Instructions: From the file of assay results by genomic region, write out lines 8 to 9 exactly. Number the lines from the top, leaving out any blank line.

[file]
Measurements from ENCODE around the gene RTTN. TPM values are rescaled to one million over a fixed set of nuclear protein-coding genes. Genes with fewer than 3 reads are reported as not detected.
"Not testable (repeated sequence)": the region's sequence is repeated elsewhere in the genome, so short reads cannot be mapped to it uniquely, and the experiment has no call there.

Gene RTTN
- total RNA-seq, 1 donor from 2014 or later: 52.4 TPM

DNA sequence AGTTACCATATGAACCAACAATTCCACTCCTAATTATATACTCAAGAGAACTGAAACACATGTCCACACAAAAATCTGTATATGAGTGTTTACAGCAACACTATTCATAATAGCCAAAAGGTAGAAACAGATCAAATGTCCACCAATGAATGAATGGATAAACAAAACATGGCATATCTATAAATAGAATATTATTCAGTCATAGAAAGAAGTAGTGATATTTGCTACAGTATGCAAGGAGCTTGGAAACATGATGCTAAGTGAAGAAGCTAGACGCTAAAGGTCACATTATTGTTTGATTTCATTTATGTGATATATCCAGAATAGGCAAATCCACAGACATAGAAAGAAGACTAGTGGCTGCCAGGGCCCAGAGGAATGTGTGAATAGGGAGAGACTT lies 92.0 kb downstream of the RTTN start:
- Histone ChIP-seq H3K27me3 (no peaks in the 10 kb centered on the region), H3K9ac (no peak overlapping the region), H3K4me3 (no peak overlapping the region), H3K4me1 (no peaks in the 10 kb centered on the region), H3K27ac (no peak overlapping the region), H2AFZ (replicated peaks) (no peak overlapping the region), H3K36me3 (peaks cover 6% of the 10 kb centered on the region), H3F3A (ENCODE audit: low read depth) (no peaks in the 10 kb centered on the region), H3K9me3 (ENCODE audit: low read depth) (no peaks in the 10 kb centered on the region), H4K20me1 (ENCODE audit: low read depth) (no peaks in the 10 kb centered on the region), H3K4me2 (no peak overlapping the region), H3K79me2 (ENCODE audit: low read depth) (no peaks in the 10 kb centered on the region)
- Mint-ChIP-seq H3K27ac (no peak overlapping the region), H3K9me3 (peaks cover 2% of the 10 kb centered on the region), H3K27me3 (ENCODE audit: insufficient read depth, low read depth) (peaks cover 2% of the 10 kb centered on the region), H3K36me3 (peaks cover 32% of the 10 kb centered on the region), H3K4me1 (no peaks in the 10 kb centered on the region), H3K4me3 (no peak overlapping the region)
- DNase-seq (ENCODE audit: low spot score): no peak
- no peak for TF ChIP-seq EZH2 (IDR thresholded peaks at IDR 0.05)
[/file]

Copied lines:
- DNase-seq (ENCODE audit: low spot score): no peak
- no peak for TF ChIP-seq EZH2 (IDR thresholded peaks at IDR 0.05)